Multiple SNOW websites are utilized for this online social media research. The reasons for this are twofold: 1) you can conduct different forms of social media research at multiple websites; and 2) some SNOW websites are set up solely to (quite cleverly) provide misinformation to the other side’s counsel should he or she attempt to access the websites (extremely difficult without the correct passwords).

The SNOW acronym is an apt one for this type of research (and misdirection). For example, you can characterize each SNOW website as a research “snowflake.” Using them together, the trial consultant can fashion a research “snowball.” Only the client (along with the trial consultant) has full access to all of the SNOW websites. Thus, it is only he or she who can build a full-fledged research “snowman.” All of the carefully controlled misinformation and misdirection means that if opposing counsel actually gains partial access to any of the “snowflakes,” his or her “snowman” will end up as nothing but a big puddle!

Recent Developments

As a result of our firm's experience with the benchmark Casey Anthony trial, we can see the value of automating all of the tedious work we previously assigned to our assistants, interns, etc. We believe that the human-intensive data mining, seeding and farming that needs to be part of a quality online social media research program should give way to automated software systems.

We also recognize the value of incorporating secret channels for online focus groups to secure maximum confidentiality for attorney work product. An advanced program that includes these elements as well as predictive modeling is something we believe will break new ground in 2012.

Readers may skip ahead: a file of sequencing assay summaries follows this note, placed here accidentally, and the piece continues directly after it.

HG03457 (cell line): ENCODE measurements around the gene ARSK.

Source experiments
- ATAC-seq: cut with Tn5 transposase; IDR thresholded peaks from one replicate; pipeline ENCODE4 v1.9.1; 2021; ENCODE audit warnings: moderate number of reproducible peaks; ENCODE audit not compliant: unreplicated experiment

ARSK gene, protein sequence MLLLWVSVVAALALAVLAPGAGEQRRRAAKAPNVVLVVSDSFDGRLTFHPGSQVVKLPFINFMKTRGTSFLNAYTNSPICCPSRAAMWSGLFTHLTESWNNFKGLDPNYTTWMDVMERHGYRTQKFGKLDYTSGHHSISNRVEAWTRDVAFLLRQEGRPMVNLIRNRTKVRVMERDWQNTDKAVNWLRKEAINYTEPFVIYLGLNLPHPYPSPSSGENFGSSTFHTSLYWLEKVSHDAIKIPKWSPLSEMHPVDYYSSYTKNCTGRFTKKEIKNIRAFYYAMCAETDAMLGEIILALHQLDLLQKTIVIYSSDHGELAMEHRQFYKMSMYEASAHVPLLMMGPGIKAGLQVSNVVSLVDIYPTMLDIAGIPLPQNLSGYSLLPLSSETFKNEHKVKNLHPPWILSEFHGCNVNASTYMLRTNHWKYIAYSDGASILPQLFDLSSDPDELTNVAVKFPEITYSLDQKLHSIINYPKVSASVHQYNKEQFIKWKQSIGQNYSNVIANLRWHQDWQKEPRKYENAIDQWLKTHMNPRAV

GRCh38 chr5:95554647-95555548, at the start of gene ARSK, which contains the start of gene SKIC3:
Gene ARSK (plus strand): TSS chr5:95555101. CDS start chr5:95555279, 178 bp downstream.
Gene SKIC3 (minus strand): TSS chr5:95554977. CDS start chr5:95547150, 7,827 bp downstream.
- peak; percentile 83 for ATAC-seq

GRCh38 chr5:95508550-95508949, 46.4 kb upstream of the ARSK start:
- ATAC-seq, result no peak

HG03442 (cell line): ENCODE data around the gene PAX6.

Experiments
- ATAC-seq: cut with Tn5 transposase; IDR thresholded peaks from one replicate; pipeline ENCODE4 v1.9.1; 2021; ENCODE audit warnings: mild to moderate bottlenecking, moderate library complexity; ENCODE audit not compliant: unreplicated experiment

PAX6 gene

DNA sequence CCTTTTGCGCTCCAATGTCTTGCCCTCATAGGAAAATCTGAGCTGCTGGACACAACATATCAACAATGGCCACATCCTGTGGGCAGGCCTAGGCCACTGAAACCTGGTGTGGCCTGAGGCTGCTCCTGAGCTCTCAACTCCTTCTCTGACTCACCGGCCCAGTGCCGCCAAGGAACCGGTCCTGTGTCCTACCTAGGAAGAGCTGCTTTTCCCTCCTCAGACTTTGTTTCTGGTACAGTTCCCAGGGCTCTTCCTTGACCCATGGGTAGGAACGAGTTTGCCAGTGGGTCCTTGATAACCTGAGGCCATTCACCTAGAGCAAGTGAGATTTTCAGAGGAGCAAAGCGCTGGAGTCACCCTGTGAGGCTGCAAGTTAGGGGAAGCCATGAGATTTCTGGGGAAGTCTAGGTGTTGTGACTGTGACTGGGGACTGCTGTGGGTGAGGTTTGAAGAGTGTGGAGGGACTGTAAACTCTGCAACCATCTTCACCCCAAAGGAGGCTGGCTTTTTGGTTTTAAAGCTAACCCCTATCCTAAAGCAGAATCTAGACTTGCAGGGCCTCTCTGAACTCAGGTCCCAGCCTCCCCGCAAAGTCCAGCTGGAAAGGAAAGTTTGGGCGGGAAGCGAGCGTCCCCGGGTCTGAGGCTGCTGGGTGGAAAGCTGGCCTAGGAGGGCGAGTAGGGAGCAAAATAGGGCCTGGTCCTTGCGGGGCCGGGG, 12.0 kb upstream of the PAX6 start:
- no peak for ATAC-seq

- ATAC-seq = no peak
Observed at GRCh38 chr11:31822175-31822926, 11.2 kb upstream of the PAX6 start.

Our research is looking at a SNOW capability that has complete anonymity for all online commenters, thus enhancing unbiased data input for our research. We want to look at software applications to expand many research functions, including the introduction of online shadow juries using conventional jury simulations. In short, trial consultants will be seeing expanded applications of software and Information Technology to make their work exponentially more effective in 2012.

Litigators on either side of the aisle will like what online social media research has to offer them this year and beyond. More reliable quantitative and qualitative information enhances jury selection and trial outcomes. It will be fast, cost effective and offer a menu of resources for the law firm. Right now trial counsel can access tens of thousands of surrogate jurors to use as an electronic shadow jury in real time during trial proceedings. Online social media research is recognized as providing a resource advantage over opposing counsel in both trial and ADR applications. My experience is that the litigator who utilizes online social media research puts him or herself at an advantage that makes the other side seem like it is playing slow motion checkers. Bottom line of course, online social media research works. My experience confirms that.

Amy Singer, Ph.D. is a trial consultant based in Fort Lauderdale, Florida.  Dr. Singer is a licensed psychologist who is an expert in statistical methodologies, data analysis, and applied research. Singer is a pioneer and nationally acknowledged authority in the field of litigation psychology, a discipline that provides jury research and selection, focus groups, social media analytics, shadow juries, venue studies, witness preparation, trial and ADR strategy. You can read more about Dr. Singer at her webpage